Zin Lim’s haptic approach is not just about the feeling of the pencil (or charcoal) against the paper, but also about learning to “feel” one’s way through the drawing, in a free and expressive manner. Allowing oneself to be more experimental.
None of us will ever accomplish anything excellent or commanding except when he listens to this whisper which is heard by him alone. — Ralph Waldo Emerson
Drawing in this way (learning to listen to your expressive voice) is how you discover your style and aesthetic sensibility.
If you block it, it will never exist
I realized that drawing on an iPad changed the way I worked. The many features in the Procreate drawing app for iPad Pro make it a snap to correct mistakes, color things in, add multiple layers, etc.
I found myself becoming too precise, and the cartoon illustrations lacked vitality. I was playing it safe.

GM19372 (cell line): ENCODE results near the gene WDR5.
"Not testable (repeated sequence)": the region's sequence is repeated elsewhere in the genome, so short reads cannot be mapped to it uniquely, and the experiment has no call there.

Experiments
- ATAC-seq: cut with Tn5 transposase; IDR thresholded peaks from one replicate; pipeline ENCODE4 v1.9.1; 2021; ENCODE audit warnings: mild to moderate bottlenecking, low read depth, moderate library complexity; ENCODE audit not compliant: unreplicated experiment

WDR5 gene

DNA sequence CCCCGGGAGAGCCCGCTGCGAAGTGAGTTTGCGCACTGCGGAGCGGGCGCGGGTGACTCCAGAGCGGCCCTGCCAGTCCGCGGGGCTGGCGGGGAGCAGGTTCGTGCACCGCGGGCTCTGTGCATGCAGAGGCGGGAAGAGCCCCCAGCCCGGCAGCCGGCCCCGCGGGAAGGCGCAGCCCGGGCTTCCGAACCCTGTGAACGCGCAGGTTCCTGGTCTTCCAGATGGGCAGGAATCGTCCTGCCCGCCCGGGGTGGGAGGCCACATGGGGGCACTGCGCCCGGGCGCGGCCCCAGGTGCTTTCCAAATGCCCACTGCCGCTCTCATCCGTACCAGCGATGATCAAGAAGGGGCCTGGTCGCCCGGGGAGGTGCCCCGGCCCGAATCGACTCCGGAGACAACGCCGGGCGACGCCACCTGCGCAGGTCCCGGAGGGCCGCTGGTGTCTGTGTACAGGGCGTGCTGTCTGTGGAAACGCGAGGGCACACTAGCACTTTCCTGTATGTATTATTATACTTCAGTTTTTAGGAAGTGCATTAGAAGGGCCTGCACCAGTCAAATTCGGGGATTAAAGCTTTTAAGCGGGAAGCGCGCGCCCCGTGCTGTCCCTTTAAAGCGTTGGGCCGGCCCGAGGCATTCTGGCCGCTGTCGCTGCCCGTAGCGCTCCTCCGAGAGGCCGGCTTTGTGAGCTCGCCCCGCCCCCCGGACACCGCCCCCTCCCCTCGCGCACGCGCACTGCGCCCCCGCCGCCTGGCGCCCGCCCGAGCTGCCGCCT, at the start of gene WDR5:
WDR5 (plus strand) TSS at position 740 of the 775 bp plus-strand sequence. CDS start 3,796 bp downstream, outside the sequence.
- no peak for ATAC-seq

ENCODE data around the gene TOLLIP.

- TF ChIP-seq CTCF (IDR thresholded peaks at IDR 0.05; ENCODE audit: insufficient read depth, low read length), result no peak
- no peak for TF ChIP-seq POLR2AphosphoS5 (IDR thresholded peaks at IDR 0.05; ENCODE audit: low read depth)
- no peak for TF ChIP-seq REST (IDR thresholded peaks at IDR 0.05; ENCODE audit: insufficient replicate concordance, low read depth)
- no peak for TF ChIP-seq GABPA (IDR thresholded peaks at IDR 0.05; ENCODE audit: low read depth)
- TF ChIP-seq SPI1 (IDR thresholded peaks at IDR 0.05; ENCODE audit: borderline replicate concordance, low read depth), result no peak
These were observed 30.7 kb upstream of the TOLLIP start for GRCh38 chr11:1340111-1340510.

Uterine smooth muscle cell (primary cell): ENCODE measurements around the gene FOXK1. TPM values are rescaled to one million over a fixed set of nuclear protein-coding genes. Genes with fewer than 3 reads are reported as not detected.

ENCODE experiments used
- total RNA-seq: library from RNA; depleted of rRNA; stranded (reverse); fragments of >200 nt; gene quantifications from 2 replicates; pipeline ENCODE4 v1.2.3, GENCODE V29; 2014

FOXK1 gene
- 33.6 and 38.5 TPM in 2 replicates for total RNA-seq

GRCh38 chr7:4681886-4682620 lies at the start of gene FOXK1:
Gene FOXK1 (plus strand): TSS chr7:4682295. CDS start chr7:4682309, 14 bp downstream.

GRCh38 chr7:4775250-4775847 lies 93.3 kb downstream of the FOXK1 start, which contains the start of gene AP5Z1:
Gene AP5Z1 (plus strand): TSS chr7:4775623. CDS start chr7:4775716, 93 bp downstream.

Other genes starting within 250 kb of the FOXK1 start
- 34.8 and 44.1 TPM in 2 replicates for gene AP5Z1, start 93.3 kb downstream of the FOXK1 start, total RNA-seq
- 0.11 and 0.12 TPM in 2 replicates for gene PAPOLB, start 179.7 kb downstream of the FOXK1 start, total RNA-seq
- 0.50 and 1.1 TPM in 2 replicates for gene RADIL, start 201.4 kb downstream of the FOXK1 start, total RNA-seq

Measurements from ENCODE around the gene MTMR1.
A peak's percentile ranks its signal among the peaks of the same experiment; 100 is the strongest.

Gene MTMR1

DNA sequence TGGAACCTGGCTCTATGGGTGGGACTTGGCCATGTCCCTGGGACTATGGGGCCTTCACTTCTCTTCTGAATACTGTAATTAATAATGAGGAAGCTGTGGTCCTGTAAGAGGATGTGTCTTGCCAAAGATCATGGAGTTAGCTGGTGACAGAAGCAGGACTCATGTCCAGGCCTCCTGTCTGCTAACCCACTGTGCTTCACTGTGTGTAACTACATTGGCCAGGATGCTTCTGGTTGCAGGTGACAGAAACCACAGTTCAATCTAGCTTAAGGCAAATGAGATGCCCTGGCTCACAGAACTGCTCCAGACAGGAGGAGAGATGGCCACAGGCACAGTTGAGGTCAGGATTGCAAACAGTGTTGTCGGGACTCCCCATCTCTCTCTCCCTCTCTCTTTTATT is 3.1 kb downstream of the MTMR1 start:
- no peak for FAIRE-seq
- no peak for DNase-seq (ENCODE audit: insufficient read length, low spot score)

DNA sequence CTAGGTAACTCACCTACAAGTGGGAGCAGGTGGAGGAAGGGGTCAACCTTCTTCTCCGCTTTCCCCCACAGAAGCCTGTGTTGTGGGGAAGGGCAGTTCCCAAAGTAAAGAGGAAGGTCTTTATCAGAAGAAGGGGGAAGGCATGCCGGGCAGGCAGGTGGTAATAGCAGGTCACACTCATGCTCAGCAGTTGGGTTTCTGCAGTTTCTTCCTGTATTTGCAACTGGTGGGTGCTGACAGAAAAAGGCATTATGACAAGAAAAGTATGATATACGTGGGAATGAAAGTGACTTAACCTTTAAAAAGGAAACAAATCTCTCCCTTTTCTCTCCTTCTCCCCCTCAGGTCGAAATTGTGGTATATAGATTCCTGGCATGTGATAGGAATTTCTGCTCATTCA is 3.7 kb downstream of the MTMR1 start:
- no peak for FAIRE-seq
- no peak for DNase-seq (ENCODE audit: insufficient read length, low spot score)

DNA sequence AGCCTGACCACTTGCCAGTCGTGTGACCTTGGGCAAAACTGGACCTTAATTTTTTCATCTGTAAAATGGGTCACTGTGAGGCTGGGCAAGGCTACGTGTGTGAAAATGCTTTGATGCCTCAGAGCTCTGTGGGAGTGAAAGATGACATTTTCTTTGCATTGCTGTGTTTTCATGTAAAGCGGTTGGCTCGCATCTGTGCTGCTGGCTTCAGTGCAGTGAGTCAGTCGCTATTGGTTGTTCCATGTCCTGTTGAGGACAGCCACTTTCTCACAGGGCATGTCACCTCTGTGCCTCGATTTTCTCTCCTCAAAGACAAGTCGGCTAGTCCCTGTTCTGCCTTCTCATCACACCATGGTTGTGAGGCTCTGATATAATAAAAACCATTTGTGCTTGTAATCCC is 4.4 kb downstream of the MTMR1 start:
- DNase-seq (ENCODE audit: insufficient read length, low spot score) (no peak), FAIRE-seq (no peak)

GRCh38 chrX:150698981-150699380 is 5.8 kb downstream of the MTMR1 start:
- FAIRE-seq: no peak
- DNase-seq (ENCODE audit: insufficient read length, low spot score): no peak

Drawing with a ballpoint pen and paper is less forgiving. You’re going to make mistakes. But if you accept that, and learn to incorporate those mistakes into your drawing, the result is often more interesting and expressive.
Here’s an example of me sketching expressively with a ballpoint pen and paper.
Eventually, I learned to loosen things up with my iPad Pro illustrations. I stopped worrying about precision and adopted a more sketchy, chaotic style.
I also experimented with more abstraction, thus surprising myself with the unusual results. “Where the heck did that come from?” I found myself saying.
There is a vitality, a life force, an energy, a quickening that is translated through you into action, and because there is only one of you in all time, this expression is unique. And if you block it, it will never exist through any other medium and will be lost. — Martha Graham
This kind of haptic cartooning, where I am free to sketch and color expressively, seems to unearth an authentic, personal, one-of-a-kind expression.
The lesson here is to trust your experimentation and expressiveness, however chaotic. If you play it safe and block your creative flourishes, your best work may never blossom and mature.
Here are a few examples of my haptic, quirky, expressive, doodles.
Breaking things on purpose